At Friday prayers at the Al Aqsa Mosque in East Jerusalem, the faithful often hold up portraits of Recep Tayyip Erdogan, the Turkish president, worshipping under the gleaming gold crescent on the Dome of the Rock that was paid for by Turkey.
Mr Erdogan’s popularity with Palestinians reflects his long championing of their struggle for nationhood and comes as their cause has slid down the list of regional concerns, sidelined by Israel’s wooing of the Gulf states. He has stepped into that vacuum, coupling his adventures in Libya and Syria with a desire to wield influence in the Israeli-Palestinian conflict.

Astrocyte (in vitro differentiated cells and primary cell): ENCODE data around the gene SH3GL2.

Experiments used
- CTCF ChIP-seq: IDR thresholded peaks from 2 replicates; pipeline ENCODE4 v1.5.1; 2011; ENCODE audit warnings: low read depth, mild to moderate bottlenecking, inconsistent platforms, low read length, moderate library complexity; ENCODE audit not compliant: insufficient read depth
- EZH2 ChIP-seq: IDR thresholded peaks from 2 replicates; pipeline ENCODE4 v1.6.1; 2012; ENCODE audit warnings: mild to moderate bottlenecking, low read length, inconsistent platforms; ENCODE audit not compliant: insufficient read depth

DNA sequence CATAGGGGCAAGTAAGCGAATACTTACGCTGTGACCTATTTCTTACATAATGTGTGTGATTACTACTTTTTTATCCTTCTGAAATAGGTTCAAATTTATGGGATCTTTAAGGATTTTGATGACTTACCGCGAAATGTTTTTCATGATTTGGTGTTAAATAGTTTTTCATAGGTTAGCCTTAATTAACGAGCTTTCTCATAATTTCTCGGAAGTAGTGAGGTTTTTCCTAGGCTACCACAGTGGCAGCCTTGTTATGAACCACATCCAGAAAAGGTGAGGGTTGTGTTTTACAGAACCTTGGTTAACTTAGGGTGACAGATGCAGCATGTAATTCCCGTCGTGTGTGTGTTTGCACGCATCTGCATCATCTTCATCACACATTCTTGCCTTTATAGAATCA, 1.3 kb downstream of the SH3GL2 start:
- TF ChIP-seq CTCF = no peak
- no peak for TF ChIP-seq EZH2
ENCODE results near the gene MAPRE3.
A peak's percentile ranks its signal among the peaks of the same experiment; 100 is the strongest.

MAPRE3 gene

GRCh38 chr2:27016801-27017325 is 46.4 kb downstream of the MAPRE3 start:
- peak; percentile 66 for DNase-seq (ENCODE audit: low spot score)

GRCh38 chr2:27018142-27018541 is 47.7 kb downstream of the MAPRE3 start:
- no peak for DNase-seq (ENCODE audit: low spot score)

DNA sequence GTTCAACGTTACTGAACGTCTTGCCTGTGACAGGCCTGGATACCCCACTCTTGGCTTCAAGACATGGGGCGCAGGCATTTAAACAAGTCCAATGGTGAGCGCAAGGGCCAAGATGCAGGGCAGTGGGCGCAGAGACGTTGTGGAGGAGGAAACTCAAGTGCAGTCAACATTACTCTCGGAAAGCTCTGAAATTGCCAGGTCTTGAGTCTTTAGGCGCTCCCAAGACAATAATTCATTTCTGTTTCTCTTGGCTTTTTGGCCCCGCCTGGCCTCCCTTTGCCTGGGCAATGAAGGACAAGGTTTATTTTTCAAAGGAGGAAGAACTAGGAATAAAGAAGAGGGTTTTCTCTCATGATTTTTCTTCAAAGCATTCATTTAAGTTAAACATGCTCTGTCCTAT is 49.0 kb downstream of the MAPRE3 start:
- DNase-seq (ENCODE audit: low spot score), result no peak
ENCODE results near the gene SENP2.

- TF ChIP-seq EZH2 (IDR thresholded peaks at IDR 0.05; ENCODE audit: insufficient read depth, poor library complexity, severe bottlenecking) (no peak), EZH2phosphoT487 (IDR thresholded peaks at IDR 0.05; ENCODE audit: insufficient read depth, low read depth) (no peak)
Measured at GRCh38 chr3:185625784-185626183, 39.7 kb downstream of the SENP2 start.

For Israel the most troubling aspect is his embrace of Hamas, the militant group that controls the Gaza Strip, and is considered a terrorist group by Israel, the EU and the US.
The US, a close Israel ally, has also voiced concerns. Last month, in a rare public statement on this relationship, it strongly objected to Mr Erdogan hosting two Hamas leaders in Istanbul, chiding him for his “outreach to the terrorist organisation”.
The US rebuke came after Mr Erdogan tweeted a photo of his meeting with Hamas figures, including Saleh al-Arouri, a prominent military commander who worked in Lebanon, Syria and the occupied West Bank.